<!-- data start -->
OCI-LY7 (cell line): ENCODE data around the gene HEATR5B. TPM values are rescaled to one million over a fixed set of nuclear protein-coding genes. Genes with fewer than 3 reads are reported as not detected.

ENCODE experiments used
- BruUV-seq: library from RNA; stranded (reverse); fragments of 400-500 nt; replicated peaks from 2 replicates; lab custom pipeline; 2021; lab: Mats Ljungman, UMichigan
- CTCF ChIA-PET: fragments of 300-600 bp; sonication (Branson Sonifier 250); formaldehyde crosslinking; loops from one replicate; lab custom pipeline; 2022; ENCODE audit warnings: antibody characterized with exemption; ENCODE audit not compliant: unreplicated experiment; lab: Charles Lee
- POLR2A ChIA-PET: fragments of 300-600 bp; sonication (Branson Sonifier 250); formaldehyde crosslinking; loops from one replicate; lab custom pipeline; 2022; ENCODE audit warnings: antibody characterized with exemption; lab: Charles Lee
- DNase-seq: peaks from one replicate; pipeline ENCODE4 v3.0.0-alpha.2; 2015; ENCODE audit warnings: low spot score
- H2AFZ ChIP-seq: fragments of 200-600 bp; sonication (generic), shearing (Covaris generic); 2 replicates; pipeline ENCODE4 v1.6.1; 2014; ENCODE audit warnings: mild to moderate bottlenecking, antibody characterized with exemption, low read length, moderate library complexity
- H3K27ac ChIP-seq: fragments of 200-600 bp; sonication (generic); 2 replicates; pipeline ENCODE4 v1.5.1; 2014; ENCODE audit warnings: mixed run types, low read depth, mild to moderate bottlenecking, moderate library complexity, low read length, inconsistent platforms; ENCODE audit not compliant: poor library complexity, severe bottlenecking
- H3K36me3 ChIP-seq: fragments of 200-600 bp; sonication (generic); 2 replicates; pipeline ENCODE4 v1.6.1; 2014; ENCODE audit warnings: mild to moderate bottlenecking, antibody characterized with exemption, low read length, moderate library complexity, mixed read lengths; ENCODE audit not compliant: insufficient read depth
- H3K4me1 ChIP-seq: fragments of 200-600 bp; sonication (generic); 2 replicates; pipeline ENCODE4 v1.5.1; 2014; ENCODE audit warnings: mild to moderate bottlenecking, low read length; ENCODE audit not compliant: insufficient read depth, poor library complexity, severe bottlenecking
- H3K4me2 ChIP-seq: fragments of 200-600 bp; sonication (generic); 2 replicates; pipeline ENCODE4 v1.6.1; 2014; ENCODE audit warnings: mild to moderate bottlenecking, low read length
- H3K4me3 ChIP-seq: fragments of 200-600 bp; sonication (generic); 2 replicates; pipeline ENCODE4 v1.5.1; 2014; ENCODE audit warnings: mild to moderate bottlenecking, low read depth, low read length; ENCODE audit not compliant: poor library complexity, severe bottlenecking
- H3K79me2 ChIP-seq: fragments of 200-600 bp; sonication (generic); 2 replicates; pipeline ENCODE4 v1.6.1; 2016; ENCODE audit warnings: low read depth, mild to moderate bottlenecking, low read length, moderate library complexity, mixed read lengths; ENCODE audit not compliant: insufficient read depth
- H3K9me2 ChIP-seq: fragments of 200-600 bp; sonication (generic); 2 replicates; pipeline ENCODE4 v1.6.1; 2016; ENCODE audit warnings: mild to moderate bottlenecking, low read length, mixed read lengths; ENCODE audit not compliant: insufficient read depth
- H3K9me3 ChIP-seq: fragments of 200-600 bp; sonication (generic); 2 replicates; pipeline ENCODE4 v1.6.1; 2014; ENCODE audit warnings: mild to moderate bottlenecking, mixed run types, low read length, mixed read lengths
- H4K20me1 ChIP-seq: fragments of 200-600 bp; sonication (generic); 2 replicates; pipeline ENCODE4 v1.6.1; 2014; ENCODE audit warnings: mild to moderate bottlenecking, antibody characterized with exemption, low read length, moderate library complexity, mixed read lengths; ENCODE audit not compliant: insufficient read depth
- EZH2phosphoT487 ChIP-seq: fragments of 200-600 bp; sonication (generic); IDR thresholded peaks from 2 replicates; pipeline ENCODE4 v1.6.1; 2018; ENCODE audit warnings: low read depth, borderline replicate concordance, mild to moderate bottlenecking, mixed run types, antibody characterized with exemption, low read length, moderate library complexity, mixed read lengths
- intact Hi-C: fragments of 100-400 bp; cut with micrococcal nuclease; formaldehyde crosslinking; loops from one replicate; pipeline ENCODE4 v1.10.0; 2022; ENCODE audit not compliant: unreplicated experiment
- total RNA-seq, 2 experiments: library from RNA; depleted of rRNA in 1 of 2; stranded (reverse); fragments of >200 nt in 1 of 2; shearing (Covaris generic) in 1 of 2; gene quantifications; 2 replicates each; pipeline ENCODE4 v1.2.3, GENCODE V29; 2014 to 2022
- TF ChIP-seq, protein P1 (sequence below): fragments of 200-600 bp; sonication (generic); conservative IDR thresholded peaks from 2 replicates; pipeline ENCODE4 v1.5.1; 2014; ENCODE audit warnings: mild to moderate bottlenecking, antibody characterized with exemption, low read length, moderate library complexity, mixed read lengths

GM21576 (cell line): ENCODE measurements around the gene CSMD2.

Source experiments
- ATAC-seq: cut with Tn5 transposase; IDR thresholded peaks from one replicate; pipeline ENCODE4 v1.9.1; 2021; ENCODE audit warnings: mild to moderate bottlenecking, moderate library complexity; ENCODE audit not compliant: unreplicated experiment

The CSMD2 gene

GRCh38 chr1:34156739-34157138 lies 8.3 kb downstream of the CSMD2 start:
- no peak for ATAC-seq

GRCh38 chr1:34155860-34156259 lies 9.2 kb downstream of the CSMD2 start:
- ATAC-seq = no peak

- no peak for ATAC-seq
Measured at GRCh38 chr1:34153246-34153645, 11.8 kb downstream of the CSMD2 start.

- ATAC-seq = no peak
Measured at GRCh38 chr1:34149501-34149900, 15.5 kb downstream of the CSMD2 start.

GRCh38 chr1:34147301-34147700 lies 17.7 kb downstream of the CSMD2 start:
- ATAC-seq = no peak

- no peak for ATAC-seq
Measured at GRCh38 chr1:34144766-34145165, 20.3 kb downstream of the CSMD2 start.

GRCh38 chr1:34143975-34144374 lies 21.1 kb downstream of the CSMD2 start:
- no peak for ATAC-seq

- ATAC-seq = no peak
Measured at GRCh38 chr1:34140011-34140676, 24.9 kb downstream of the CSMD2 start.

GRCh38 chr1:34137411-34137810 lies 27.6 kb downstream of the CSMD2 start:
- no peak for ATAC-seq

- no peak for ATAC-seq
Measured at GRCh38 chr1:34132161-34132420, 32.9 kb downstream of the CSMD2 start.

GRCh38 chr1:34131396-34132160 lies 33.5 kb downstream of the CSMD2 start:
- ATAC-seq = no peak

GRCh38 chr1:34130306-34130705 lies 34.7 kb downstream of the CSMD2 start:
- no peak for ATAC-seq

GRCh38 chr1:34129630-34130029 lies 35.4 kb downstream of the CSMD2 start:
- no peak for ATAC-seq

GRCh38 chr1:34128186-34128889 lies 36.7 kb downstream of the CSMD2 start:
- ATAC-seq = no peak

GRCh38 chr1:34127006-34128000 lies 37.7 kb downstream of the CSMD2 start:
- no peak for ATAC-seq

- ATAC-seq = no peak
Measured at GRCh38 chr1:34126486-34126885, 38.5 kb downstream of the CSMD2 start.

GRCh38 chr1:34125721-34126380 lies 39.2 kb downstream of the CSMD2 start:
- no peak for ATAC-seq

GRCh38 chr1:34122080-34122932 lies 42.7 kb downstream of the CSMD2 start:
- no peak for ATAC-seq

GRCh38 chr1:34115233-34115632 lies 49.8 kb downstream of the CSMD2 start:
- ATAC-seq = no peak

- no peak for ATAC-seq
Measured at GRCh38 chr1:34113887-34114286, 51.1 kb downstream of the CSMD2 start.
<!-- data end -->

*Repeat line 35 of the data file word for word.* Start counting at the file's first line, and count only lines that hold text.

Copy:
- no peak for ATAC-seq